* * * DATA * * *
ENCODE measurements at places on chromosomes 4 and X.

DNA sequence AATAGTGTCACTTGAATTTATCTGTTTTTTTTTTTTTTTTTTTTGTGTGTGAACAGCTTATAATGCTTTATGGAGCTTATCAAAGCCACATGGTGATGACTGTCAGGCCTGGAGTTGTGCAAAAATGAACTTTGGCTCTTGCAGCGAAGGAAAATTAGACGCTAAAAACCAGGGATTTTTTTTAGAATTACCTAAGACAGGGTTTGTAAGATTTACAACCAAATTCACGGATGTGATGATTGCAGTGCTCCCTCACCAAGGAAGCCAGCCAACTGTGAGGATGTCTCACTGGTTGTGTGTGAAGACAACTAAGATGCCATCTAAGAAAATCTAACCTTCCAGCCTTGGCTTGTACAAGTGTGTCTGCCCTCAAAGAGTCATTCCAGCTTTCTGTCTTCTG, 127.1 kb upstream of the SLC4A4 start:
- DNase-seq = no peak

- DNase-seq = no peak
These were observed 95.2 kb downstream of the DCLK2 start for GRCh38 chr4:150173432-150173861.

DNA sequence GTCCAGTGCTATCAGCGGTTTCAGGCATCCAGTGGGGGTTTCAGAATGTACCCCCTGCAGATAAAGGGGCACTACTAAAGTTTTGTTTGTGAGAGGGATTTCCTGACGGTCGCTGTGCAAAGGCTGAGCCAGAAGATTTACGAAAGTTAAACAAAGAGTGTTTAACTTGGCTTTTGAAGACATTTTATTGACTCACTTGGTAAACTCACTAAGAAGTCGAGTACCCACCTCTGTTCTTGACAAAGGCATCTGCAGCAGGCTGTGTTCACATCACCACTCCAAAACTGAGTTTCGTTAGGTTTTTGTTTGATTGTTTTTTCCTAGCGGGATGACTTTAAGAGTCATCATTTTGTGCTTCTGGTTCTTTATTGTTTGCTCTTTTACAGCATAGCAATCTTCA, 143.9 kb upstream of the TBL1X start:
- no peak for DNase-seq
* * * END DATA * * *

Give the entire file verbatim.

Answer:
ENCODE measurements at places on chromosomes 4 and X.

DNA sequence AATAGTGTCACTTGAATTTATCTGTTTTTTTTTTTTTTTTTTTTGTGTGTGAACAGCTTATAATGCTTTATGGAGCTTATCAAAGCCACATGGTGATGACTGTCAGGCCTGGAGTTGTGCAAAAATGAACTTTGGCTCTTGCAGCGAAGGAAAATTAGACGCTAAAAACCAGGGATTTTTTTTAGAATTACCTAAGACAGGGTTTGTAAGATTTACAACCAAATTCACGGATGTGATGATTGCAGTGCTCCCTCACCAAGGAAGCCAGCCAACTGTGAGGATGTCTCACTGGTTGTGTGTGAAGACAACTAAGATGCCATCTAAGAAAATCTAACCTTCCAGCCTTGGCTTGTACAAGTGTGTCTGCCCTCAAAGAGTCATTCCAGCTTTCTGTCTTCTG, 127.1 kb upstream of the SLC4A4 start:
- DNase-seq = no peak

- DNase-seq = no peak
These were observed 95.2 kb downstream of the DCLK2 start for GRCh38 chr4:150173432-150173861.

DNA sequence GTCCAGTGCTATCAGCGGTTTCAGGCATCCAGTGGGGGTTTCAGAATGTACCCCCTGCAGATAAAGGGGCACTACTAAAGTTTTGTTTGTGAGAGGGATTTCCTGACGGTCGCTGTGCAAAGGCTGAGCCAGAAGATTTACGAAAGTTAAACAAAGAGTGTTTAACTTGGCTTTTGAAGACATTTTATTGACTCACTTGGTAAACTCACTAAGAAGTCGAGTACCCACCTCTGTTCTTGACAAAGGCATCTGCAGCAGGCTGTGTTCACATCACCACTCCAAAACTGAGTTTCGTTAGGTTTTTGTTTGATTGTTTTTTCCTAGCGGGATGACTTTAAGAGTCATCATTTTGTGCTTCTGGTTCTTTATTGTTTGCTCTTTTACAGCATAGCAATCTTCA, 143.9 kb upstream of the TBL1X start:
- no peak for DNase-seq